Why show clips from Mythbusters?

Burkley and Burkley (2009) found that showing Mythbusters clips engages students and increases learning.

What do students learn from Mythbusters?

 Although what students learn depends on the clip, you can use almost any of the clips to teach the following four “meta-lessons”:

    1. Question what you have been told.

    2. You can do your own studies to get empirical answers to questions about real life events

    3. To do get accurate answers to your questions about real life events, you will often need to control for confounding variables. Such control may require control groups and artificial conditions.

    4. You probably should do a literature review to find out what is already known.

How much class time does showing the clips take?

Clips last from 1-17 minutes.. After showing a clip, Burkley and Burkley (2009) have students answer questions about the clips and then discuss their answers in small groups—a process that takes about 15 minutes.

How do I know what clips I want?

 1. You can follow Burkley and Burkley recommendations and use the following clips:

    a. For measurement: Episode 28: Does toast always land buttered-side down?

    b. For simple between-subjects design: Episode 28: Is yawning contagious?

            Note that

                1. the Mythbusters should have done a literature review before doing this study (several relevant studies can be accessed from ,

                2. Although Adam says the results are confirmed because of the large sample size, doing a statistical test on the data does not yield significant results.

    c. For 2 X 2 factorial design: Episode 1: Who gets wetter? The Mythbusters use a 2 (walk vs. run) X 2 (no wind vs. wind) factorial design. Note that their result—an interaction did not replicate (see Episode 38).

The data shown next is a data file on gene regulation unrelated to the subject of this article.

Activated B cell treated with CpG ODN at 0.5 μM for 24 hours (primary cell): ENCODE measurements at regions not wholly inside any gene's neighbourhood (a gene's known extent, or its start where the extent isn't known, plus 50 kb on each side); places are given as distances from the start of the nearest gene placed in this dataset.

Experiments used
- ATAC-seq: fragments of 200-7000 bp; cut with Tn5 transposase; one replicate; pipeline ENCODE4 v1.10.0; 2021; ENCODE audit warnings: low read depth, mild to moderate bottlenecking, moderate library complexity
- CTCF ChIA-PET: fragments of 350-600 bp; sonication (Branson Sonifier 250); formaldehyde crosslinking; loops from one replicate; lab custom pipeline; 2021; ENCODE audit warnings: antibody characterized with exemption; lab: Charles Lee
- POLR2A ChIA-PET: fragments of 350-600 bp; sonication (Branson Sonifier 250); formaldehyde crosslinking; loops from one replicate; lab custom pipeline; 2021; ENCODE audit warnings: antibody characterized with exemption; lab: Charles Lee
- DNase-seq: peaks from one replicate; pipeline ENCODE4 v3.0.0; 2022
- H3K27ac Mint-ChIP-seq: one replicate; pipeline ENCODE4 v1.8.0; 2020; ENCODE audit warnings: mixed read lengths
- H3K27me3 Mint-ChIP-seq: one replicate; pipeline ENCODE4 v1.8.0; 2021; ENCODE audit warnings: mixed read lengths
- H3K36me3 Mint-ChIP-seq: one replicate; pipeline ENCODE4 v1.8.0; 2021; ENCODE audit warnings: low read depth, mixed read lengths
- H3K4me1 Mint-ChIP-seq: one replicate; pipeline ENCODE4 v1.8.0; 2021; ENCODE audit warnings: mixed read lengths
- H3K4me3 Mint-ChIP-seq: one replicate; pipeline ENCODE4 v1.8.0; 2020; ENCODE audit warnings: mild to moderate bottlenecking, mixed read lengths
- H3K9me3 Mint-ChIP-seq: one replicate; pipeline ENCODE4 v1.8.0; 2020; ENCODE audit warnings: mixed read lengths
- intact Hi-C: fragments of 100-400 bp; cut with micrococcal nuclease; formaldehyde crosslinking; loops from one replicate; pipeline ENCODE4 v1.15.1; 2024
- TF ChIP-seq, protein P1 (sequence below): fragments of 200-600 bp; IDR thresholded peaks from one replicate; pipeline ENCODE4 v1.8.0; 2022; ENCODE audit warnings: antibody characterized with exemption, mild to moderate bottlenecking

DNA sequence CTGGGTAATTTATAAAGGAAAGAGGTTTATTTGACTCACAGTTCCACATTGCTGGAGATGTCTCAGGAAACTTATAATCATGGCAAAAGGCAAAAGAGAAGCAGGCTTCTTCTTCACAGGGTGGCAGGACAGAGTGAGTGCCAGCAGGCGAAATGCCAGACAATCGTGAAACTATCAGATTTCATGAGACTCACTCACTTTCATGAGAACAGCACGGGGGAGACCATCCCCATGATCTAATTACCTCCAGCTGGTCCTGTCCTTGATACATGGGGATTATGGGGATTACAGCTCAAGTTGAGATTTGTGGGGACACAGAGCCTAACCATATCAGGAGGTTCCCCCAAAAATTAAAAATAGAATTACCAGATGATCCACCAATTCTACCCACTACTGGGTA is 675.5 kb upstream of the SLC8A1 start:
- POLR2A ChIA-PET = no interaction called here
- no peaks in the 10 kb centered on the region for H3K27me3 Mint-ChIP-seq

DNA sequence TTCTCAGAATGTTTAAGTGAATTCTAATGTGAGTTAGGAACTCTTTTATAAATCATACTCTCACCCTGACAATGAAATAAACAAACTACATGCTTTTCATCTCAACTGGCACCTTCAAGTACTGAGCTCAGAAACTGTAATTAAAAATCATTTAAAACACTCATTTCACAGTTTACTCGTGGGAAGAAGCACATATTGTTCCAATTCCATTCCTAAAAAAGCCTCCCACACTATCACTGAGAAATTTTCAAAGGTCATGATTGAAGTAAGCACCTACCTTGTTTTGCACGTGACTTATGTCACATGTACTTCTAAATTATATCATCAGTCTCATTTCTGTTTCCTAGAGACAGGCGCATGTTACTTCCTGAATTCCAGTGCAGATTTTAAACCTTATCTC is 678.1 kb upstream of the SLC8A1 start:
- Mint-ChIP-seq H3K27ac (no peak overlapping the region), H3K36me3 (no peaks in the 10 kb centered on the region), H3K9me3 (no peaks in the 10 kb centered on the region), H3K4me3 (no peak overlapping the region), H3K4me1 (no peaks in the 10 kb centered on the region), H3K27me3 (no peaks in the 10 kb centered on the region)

d. For within-subjects design: Episode 33: Is talking on a cell phone while driving as bad as driving drunk? Good for discussing the need for counterbalancing to control for order effects

    e. For early in the term, the following work well:

        1. Episode 43: Seasickness-Kill or Cure? (November 18, 2005)

        2. Episode 25: Brown note, Water torture (February 16, 2005)

        3. Episode 52: Mind control (Air Date May 3, 2006)

        4. Episode 74: Dog myths (March 14, 2007)

        5. Episode 93: Fooling a lie detector (December 5, 2007)

        6. Episode 103: Anger on driving (August 6, 2008)

2. We suggest selecting clips using the summaries of the Mythbuster tests at this  Mythbusters results site.  You could also consult the MythBuster’s official show guide.

 Once I know what clips I want, how do I show them to my class?

1. You can get the clips that the Burkleys used from Seasons 1-3 from the Mythbusters: Collection 1 DVD (Rees, Luscombe, Rudolph, LeDonne, & Playnick, 2007).

2. You can get clips from Seasons 5 and 6 from Mythbusters: Collection 4.

3. You can get the Mythbusters DVDs from Netflix (either via mail or download).

4. You can see the top 10 clips here.

5. You may be able to get the clip you want at the following sites:

    a. Yidio 

    b. Casttv 

6. You can also get the clips—at a price—from itunes.

How do I get handouts?

1. For four key clips (1a, 1b, 1c, and 1d), you can get the questions Burkley asks his students from here.

2. Alternatively, you could use the following generic form:


1. Research method used:

 2. Independent variable(s):


3. Dependent variable(s):


4. Variables controlled for:

5. Variables not controlled for (if any):

6.Mythbusters’ conclusions:

7. Do you accept their conclusions? Why or why not? (You might not accept their conclusions for many reasons. For example, you might believe they are wrong to assume that (a) their results are reliable and replicable, (b) their results would generalize, (c) their design is not flawed, or (d) their null results prove that there is no effect.

8. What questions does their study leave unanswered?

9. How could you improve upon or extend their study?

For questions 8 and 9, think about internal, external, and construct validity.

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